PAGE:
Inline element with vertical padding do not modify parent height




12 years ago
10 years ago


(Reporter: aveclafaux, Unassigned)



1.8 Branch
Windows XP

Firefox Tracking Flags

(Not tracked)



(1 attachment)



12 years ago
User-Agent:       Mozilla/5.0 (Windows; U; Windows NT 5.1; en-US; rv:1.8.1) Gecko/20060918 Firefox/2.0
Build Identifier: Mozilla/5.0 (Windows; U; Windows NT 5.1; en-US; rv:1.8.1) Gecko/20060918 Firefox/2.0

When am <a> element inside a <li> element has its padding set to a value different from zero, the <li> parent element height does not change.
It results in the child being bigger than the parent, and actually along the horizontal direction (left and right) it *does* modify the parent size.

IE 6.0 does expand the parent size - at least when the <li> element display is set to inline - but actually I'm not good enough in spec reading to decide who is right :-)

Of course, I have a practical use where this behaviour matters, and I needed a ugly CSS hack to make it right.

Reproducible: Always

Actual Results:  
The parent size is the same whether the child has padding or not

Expected Results:  
Using padding should expand the parent vertically (it does it horizontally).

I'll upload a reduced testcase ASAP.

Comment 1

12 years ago
Created attachment 241316 [details]
Padding testcase

In the testcase <li> box is in blue and <a> box is in red.
The worrying case described above, is the 4th case : I will expect the parent box <li> to extend over the child box <a> vertically, particularly as it is doing it horizontally.

If you test the textcase with IE 6.0 you will see that the two browsers behave the same way (except for a stupid extra space in IE after the <a>) except for the 4th case where IE is actually having a more logical behaviour, AFAICT, which is not much :-)
Keywords: testcase
Version: unspecified → 2.0 Branch
Component: General → Layout
Product: Firefox → Core
QA Contact: general → layout
Version: 2.0 Branch → 1.8 Branch

Comment 2

12 years ago
For several reasons (standards compliant rendering mode is one), I wish to replace your testcase with this testcase:

Your testcase shows only a difference for the last list-item where the <li> is of type display: inline. So, it becomes an inline element with a padding nested inside another inline element. So, the question ends up to be: if a nested inline element should make its inline parent grow vertically...

Comment 3

12 years ago
Dear Gerard,
yes indeed - your testcase is an exact summary and much simpler.

In my testcase I just wanted to show the 'original' code where I saw it (in case the problem origin was not what I thought) and at the same time the reasons why I thought it was a bug and not a feature by comparing different cases.

I'm afraid we will have to wait for a CSS guru to dig into this one, but if it is not in the spec and not too difficult to change, I will say we should follow IE - it seems to make more sense to me, and I have a real case where it would help :-)

Comment 4

12 years ago
I'm looking into the CSS 2.1 spec right now...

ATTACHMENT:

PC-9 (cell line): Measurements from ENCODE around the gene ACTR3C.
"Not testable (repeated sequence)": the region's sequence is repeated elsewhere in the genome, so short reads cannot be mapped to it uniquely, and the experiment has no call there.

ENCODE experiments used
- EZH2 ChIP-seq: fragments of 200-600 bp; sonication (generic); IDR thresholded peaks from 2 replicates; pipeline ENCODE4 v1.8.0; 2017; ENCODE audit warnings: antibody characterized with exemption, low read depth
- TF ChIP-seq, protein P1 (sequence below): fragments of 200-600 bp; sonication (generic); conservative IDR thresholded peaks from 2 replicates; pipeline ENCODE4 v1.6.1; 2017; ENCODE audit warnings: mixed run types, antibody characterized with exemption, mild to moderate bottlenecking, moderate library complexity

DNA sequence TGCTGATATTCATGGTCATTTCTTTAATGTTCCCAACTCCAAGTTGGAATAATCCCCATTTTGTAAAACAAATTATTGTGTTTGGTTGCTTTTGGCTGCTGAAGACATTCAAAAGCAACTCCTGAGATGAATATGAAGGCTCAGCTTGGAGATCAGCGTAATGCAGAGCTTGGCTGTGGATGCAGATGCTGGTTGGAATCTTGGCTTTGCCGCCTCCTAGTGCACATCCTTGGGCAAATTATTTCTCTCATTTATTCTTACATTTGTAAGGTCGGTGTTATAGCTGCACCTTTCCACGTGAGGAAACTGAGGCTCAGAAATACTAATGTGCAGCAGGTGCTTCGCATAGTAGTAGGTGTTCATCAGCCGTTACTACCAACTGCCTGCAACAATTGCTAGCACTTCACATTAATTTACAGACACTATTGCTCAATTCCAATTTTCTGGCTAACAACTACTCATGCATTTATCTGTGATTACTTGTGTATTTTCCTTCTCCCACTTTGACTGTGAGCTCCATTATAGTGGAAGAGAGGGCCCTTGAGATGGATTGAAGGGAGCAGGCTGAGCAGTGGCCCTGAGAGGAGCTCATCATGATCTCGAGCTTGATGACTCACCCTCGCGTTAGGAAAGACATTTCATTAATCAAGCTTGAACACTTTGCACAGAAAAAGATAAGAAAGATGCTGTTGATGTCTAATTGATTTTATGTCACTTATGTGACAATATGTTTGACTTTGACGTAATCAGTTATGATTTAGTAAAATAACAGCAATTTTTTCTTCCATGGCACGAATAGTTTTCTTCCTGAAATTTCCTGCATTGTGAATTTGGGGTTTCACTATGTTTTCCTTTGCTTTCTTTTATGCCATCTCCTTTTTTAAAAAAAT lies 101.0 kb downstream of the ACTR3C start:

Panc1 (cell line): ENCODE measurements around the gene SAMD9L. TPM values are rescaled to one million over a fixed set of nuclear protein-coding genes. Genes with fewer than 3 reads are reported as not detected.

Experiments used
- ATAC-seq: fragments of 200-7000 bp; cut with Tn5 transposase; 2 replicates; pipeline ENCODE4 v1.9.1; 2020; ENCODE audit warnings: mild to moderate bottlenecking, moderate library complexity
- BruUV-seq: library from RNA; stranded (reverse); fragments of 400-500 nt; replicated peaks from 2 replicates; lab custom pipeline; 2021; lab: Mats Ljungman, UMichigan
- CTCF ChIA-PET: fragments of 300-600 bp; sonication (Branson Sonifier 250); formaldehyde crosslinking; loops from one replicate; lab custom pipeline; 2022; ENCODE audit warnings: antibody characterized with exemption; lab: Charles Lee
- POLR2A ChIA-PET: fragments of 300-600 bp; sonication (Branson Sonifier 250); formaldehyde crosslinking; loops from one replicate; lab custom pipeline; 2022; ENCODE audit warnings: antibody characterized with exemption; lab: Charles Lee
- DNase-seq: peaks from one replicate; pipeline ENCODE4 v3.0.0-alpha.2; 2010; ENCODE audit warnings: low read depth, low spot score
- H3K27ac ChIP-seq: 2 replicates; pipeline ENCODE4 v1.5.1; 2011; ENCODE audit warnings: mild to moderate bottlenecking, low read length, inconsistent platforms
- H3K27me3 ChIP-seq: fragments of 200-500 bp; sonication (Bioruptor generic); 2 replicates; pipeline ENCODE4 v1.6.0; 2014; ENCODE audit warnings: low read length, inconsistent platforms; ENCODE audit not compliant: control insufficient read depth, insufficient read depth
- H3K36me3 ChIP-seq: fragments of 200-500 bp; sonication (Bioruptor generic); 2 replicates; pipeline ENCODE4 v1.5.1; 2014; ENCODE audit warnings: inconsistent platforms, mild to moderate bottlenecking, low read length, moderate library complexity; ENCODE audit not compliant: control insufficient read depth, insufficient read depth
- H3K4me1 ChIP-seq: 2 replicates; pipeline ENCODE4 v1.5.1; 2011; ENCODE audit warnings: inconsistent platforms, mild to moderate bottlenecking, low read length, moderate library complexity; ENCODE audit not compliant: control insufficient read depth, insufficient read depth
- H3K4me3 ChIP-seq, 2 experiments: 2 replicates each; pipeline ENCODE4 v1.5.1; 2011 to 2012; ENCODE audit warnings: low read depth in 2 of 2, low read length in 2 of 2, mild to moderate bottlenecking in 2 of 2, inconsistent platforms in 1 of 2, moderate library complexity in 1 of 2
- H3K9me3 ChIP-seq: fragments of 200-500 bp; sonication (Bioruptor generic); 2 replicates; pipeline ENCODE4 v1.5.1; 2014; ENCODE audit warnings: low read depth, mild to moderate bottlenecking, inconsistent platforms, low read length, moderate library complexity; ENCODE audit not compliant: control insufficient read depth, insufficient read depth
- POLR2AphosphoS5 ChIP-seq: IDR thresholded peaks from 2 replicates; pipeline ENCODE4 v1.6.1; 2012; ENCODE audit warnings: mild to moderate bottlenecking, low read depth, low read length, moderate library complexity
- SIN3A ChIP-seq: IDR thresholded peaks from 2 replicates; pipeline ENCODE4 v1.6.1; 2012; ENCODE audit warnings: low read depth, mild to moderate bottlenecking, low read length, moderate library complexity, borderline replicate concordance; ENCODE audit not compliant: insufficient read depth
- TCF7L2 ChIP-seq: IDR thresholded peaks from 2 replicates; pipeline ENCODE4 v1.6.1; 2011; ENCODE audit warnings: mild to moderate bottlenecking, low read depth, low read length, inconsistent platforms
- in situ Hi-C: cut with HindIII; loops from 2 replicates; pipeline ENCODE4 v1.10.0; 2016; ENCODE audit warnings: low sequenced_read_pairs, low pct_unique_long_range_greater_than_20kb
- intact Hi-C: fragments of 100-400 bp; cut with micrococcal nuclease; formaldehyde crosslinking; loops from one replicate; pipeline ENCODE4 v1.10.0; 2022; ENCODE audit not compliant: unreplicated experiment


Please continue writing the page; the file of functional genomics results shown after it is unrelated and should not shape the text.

"The height of a line box is determined by the rules given in the section on line height calculations.
A line box is always tall enough for all of the boxes it contains."

So far, I've read section 9.2.2 Inline-level elements and inline boxes
Section 9.4.2 Inline formatting context
section 10.8

Nowhere do I see that an inline box should stretch vertically, should grow to accomodate nested (childs) inline boxes.

Opera 9.02, Safari 2.x, Firefox 1.5+ and Seamonkey 1.5a all render my testcase the same way. It does not mean anything per se... but when all these browsers render testcases the same way, it's *_exceptionally rare_* that they all are wrong and that IE 6 is right.

> if it is not in the spec and not too difficult to change, I will say we 
> should follow IE"

IMO, that's not the correct way to deal with the issue. If it's not in the spec, then we should contact the W3C CSS working group to get clarification.

Comment 5

12 years ago
I read section 10.6.1 Inline, non-replaced elements
and I'm not sure.

Adding qawanted keyword

I'll search for a duplicate...
Keywords: qawanted

Comment 6

12 years ago
Component -> Layout: Block and Inline
Component: Layout → Layout: Block and Inline

Comment 7

12 years ago
Ok, I think this quote is the relevant one:

"The height of the content area [of an inline, non-replaced element] should be based on the font"

and not on the height of its inline box children
See bug 202942 comment #2

I'm leaving qawanted keyword so that someone else more knowledgeable than me can confirm or infirm my understanding/interpretation.

Comment 8

12 years ago
Yeah, I'm afraid you're right, my only remaining hope is that the spec does not talk about children elements at all, and that for the width, the inline change size according to the children, thus calling for a 'symmetrical' case for the height :-)

Of course, as you mentioned, if only IE agree with me, I don't have a strong case :-)

Actually if I understand correctly the spec, it seems that to obtain the same effect, instead of using 'padding' I should use 'line-height' and some 'vertical-align'. Although it seems counter intuitive, I'll see how it goes...

Comment 9

12 years ago
> if only IE agree with me, I don't have a strong
> case :-)

That's not the most appropriate way to think :) The spec is decisive, determinant and should be what matters when browsers are triggered into standards compliant rendering mode, not the browsers' behaviors.

Resolving as INVALID
Last Resolved: 12 years ago
Keywords: qawanted
Resolution: --- → INVALID
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